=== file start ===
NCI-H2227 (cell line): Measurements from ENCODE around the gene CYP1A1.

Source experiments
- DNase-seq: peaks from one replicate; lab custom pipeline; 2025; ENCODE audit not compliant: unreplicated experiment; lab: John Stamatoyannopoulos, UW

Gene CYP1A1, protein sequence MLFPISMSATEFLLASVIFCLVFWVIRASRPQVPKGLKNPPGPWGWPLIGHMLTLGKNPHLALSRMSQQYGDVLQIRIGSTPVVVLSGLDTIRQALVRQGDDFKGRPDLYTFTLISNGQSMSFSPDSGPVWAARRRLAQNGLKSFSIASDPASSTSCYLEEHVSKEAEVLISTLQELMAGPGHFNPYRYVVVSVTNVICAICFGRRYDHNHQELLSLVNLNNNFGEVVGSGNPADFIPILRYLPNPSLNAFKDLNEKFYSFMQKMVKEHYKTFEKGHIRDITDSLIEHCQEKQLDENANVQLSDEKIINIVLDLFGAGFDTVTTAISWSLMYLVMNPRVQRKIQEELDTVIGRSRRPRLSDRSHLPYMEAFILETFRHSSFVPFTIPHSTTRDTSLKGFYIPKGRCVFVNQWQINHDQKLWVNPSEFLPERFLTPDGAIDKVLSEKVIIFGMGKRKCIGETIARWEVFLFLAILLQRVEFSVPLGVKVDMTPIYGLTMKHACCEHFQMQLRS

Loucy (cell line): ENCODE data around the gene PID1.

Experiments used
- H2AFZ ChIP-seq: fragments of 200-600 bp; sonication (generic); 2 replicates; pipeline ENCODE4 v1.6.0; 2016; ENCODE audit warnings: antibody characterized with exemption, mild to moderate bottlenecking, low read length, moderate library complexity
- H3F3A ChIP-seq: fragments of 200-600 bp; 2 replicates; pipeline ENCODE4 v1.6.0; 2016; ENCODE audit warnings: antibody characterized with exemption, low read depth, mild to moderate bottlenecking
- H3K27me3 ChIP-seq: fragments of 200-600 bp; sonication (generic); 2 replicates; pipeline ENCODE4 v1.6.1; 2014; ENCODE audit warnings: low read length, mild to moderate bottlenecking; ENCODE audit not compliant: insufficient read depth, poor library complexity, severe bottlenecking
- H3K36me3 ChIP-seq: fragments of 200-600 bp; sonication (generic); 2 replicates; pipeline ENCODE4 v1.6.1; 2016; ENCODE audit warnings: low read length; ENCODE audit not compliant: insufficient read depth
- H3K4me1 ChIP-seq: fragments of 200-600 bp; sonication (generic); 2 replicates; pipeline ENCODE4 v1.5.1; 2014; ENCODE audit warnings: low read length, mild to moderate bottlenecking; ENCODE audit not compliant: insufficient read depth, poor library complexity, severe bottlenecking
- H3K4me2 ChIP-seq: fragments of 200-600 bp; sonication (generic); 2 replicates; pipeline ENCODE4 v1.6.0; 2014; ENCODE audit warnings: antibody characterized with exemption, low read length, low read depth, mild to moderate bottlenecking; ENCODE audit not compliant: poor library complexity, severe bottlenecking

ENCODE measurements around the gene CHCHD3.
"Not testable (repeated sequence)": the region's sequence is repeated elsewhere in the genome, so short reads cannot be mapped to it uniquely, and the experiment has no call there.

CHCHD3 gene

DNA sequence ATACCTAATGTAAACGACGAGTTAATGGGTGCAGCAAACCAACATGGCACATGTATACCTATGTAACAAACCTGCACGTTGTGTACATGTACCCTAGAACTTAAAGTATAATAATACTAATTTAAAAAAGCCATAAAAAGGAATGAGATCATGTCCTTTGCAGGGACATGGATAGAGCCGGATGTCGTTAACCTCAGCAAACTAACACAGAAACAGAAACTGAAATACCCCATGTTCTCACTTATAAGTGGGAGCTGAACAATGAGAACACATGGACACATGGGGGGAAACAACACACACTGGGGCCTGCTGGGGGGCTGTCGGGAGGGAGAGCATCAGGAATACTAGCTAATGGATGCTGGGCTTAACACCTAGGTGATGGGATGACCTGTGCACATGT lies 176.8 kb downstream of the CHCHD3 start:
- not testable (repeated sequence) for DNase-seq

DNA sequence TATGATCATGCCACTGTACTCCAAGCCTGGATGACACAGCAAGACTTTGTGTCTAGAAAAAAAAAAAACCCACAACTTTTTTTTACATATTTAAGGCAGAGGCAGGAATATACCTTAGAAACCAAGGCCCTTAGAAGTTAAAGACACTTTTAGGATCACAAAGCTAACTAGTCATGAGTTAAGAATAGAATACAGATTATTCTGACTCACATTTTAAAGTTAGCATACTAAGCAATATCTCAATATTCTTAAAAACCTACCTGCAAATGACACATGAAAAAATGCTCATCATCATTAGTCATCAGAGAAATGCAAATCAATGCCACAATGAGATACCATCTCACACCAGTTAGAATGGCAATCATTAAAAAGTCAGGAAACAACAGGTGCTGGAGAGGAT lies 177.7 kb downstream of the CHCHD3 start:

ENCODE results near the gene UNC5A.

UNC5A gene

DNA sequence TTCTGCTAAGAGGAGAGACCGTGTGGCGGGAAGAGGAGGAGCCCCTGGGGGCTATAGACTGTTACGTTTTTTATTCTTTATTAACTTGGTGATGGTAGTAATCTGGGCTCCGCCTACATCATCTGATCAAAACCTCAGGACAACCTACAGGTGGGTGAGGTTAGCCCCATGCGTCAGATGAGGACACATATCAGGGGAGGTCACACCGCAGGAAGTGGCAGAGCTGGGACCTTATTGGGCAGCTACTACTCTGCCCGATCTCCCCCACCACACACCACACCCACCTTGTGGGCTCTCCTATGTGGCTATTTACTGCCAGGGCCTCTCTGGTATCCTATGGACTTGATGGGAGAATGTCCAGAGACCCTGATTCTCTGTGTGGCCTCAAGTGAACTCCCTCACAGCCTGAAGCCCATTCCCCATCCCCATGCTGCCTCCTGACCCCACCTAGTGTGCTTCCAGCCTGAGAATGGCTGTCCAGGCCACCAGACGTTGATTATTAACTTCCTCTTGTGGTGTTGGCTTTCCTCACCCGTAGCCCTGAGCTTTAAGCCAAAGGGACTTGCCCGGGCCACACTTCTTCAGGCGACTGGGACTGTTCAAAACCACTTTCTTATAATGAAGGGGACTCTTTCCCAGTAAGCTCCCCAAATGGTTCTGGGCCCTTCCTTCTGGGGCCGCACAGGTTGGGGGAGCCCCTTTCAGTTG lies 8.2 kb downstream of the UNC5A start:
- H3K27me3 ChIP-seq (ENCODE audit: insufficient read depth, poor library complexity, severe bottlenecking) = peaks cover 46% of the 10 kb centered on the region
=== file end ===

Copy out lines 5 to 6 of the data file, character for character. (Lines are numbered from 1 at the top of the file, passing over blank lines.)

Loucy (cell line): ENCODE data around the gene PID1.

Experiments used